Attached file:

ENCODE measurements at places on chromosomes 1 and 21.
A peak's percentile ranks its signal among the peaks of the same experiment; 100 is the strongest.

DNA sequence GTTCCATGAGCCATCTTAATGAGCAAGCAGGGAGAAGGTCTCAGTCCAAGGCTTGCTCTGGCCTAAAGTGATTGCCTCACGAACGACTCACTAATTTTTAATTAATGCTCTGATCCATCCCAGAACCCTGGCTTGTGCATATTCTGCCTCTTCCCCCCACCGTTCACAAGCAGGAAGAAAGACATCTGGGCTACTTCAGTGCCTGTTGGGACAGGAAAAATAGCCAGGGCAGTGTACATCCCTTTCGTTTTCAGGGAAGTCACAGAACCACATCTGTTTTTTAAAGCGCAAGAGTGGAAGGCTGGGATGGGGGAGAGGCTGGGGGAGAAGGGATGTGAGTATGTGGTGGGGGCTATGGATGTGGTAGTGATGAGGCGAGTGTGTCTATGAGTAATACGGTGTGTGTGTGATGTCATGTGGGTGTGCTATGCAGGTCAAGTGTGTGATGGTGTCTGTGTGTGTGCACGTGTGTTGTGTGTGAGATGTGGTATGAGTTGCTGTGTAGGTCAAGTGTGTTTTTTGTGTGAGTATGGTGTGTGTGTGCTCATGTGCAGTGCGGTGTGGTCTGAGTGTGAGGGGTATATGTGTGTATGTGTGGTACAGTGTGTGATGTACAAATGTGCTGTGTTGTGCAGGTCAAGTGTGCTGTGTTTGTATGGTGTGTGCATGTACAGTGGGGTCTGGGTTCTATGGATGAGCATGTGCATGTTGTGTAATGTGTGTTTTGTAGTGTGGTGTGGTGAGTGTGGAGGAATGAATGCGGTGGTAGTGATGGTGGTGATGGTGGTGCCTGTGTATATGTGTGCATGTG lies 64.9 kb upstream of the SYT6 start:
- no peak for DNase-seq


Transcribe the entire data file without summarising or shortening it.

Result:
ENCODE measurements at places on chromosomes 1 and 21.
A peak's percentile ranks its signal among the peaks of the same experiment; 100 is the strongest.

DNA sequence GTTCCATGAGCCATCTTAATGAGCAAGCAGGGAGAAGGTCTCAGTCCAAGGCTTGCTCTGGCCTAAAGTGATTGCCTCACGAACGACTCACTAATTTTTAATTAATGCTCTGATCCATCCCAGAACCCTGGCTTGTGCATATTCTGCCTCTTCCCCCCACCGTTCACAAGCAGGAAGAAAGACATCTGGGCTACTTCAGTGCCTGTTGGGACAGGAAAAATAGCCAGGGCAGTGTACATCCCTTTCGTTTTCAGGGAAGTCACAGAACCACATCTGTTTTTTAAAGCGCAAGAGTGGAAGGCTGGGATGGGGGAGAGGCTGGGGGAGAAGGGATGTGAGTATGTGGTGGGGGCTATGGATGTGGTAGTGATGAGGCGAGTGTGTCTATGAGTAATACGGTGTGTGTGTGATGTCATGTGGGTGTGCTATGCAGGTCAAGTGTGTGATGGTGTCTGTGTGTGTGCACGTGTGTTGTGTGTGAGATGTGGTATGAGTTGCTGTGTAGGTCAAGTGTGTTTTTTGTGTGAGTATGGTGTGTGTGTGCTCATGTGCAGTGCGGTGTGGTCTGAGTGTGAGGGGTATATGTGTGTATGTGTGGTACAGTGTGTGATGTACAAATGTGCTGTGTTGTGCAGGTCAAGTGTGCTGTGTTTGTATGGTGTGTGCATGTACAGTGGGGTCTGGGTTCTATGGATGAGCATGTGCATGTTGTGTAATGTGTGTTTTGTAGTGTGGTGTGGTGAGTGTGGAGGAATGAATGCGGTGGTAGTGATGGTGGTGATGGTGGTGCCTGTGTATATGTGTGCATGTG lies 64.9 kb upstream of the SYT6 start:
- no peak for DNase-seq